Atrial fibrillation inducibility during cavo-tricuspid isthmus dependent atrial flutter ablation for the prediction of clinical atrial fibrillation

Jorge E. Romero, Rodolfo Estrada, Anthony Holmes, David Goodman-Meza, Juan Carlos Diaz, David Briceño, Saurabh Kumar, Samuel H. Baldinger, Carolina R. Valencia, Norman Roth, John Devens Fisher, Jay N. Gross, Andrew K. Krumerman, Kevin J. Ferrick, Soo G. Kim, Ileana L. Pina, Mario J. Garcia, Luigi Di Biase

Research output: Contribution to journalArticle

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Abstract

Background Atrial fibrillation (AF) and cavo-tricuspid isthmus (CTI) dependent atrial flutter (AFL) are two separate entities that coexist in a significant percentage of patients. Methods We sought to investigate whether AF inducibility during CTI AFL ablation predicted the occurrence of AF at follow up after AFL ablation. Univariate and multivariate analyses were performed. Results A total of 154 patients (male: 72%, age: 61 ± 13) with AFL and without history of AF were included. All patients underwent successful CTI dependent AFL ablation demonstrated by bidirectional block. During ablation, AF was seen or induced in 28 (18%) patients. After a mean follow up of 34 ± 24 months a total of 50 patients (32%) were noted with clinically manifest AF. From the patients who had inducible AF during AFL ablation, 50% developed post-procedural AF. From those in whom AF could not be induced, only 29% were documented with AF after ablation. Univariate and multivariate analyses revealed that only age and AF inducibility during AFL ablation were predictors of AF. Univariate analysis (age p = 0.038 and inducible AF p = 0.032 with odds ratio of 1.030 [95% CI (1.002–1.059)] and 2.500 [95% CI (1.084–5.765)], respectively) and multivariate analyses (age p = 0.011 and inducible AF p = 0.016 with adjusted odds ratio of 1.043 [95% CI (1.010–1.077)] and 3.293 [95% CI (1.250–8.676)], respectively). Conclusion AF inducibility in patients undergoing CTI AFL without history of AF is a strong predictor of AF occurrence in the future. Appropriate cardiology follow-up must be encouraged in this high-risk population as stroke prevention strategies can be appropriately introduced in a timely matter especially in patients with elevated CHA2DS2-VASc scores (≥ 2).

Original languageEnglish (US)
Pages (from-to)246-250
Number of pages5
JournalInternational Journal of Cardiology
Volume240
DOIs
StatePublished - Aug 1 2017

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Atrial Flutter
Atrial Fibrillation
Multivariate Analysis
Odds Ratio

ASJC Scopus subject areas

  • Medicine(all)
  • Cardiology and Cardiovascular Medicine

Cite this

Atrial fibrillation inducibility during cavo-tricuspid isthmus dependent atrial flutter ablation for the prediction of clinical atrial fibrillation. / Romero, Jorge E.; Estrada, Rodolfo; Holmes, Anthony; Goodman-Meza, David; Diaz, Juan Carlos; Briceño, David; Kumar, Saurabh; Baldinger, Samuel H.; Valencia, Carolina R.; Roth, Norman; Fisher, John Devens; Gross, Jay N.; Krumerman, Andrew K.; Ferrick, Kevin J.; Kim, Soo G.; Pina, Ileana L.; Garcia, Mario J.; Di Biase, Luigi.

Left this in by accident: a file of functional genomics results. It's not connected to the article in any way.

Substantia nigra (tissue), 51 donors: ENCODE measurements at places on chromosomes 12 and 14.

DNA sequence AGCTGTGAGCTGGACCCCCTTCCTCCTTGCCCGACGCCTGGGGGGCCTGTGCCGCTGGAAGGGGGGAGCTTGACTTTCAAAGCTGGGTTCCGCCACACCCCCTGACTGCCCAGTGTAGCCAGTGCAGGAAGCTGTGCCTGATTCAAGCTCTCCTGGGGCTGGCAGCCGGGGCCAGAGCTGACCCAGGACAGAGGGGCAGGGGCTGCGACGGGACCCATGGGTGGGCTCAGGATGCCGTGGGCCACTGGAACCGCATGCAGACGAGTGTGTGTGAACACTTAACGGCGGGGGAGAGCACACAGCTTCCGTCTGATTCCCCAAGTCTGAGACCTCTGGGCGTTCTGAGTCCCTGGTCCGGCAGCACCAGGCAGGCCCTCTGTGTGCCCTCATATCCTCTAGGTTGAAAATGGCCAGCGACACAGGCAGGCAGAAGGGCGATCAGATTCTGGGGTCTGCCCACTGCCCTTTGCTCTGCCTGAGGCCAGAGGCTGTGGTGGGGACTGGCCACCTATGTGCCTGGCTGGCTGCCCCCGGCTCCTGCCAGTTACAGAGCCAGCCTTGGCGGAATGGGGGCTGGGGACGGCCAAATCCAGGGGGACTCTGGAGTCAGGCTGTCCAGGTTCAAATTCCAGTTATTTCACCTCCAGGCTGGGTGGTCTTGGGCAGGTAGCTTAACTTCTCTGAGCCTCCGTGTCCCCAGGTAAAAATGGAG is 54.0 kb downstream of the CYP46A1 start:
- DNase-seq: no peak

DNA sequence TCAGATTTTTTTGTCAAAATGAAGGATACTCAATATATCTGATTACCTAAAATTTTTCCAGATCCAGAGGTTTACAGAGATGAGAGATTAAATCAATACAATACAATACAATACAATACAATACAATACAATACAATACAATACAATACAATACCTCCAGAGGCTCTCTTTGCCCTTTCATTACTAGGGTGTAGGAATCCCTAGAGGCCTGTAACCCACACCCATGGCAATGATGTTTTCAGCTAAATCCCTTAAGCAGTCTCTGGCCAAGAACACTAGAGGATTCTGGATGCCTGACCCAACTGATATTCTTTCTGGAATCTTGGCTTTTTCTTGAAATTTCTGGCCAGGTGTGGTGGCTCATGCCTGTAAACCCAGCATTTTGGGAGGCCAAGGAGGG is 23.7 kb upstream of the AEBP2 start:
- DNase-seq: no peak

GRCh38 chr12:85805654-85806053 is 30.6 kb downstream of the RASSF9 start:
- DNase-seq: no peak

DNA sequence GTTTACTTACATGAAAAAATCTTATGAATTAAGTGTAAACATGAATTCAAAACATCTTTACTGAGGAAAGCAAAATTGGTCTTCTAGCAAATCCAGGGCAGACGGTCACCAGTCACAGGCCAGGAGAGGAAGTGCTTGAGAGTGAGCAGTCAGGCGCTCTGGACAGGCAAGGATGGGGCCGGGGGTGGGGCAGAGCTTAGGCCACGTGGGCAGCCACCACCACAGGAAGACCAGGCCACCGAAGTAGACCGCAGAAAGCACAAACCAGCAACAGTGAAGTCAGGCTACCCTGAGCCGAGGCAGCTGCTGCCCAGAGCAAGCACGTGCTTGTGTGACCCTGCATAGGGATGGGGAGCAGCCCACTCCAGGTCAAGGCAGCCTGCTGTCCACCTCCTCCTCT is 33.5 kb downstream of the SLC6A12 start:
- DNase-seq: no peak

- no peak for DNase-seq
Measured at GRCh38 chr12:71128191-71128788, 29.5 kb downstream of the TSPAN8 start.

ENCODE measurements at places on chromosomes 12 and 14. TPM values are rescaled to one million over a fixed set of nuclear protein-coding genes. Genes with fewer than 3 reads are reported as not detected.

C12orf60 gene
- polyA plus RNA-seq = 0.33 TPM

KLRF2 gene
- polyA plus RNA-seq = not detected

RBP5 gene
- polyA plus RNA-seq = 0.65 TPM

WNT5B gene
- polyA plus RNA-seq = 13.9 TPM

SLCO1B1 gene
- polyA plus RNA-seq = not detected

In: International Journal of Cardiology, Vol. 240, 01.08.2017, p. 246-250.

Research output: Contribution to journalArticle

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title = "Atrial fibrillation inducibility during cavo-tricuspid isthmus dependent atrial flutter ablation for the prediction of clinical atrial fibrillation",
abstract = "Background Atrial fibrillation (AF) and cavo-tricuspid isthmus (CTI) dependent atrial flutter (AFL) are two separate entities that coexist in a significant percentage of patients. Methods We sought to investigate whether AF inducibility during CTI AFL ablation predicted the occurrence of AF at follow up after AFL ablation. Univariate and multivariate analyses were performed. Results A total of 154 patients (male: 72{\%}, age: 61 ± 13) with AFL and without history of AF were included. All patients underwent successful CTI dependent AFL ablation demonstrated by bidirectional block. During ablation, AF was seen or induced in 28 (18{\%}) patients. After a mean follow up of 34 ± 24 months a total of 50 patients (32{\%}) were noted with clinically manifest AF. From the patients who had inducible AF during AFL ablation, 50{\%} developed post-procedural AF. From those in whom AF could not be induced, only 29{\%} were documented with AF after ablation. Univariate and multivariate analyses revealed that only age and AF inducibility during AFL ablation were predictors of AF. Univariate analysis (age p = 0.038 and inducible AF p = 0.032 with odds ratio of 1.030 [95{\%} CI (1.002–1.059)] and 2.500 [95{\%} CI (1.084–5.765)], respectively) and multivariate analyses (age p = 0.011 and inducible AF p = 0.016 with adjusted odds ratio of 1.043 [95{\%} CI (1.010–1.077)] and 3.293 [95{\%} CI (1.250–8.676)], respectively). Conclusion AF inducibility in patients undergoing CTI AFL without history of AF is a strong predictor of AF occurrence in the future. Appropriate cardiology follow-up must be encouraged in this high-risk population as stroke prevention strategies can be appropriately introduced in a timely matter especially in patients with elevated CHA2DS2-VASc scores (≥ 2).",